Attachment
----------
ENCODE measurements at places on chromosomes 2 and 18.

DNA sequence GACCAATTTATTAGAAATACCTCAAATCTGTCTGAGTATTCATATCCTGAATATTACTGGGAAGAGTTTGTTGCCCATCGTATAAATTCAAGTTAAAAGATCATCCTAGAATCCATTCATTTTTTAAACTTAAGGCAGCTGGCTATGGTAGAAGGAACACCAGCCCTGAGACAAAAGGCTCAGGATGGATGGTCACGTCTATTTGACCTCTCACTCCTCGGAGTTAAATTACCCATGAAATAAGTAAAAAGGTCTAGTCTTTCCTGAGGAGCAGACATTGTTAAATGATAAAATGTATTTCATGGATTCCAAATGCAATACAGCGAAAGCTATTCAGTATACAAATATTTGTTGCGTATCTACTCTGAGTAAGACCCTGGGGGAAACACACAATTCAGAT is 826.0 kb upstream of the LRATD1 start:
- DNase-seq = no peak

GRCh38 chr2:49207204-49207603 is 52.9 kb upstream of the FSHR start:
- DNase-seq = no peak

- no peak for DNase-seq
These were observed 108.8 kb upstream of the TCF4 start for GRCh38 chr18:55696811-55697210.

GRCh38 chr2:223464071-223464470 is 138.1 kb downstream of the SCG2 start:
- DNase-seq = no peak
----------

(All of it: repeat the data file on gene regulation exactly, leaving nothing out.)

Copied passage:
ENCODE measurements at places on chromosomes 2 and 18.

DNA sequence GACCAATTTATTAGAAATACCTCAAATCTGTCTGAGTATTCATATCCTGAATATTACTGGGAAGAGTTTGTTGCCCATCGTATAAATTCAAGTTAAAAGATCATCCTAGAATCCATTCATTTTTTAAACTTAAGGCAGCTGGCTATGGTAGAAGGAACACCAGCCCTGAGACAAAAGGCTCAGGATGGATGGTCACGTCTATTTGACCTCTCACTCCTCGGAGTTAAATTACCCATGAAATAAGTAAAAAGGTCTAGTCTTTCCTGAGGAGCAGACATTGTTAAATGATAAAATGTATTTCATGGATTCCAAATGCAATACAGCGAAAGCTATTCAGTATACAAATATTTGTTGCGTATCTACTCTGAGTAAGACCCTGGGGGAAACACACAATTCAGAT is 826.0 kb upstream of the LRATD1 start:
- DNase-seq = no peak

GRCh38 chr2:49207204-49207603 is 52.9 kb upstream of the FSHR start:
- DNase-seq = no peak

- no peak for DNase-seq
These were observed 108.8 kb upstream of the TCF4 start for GRCh38 chr18:55696811-55697210.

GRCh38 chr2:223464071-223464470 is 138.1 kb downstream of the SCG2 start:
- DNase-seq = no peak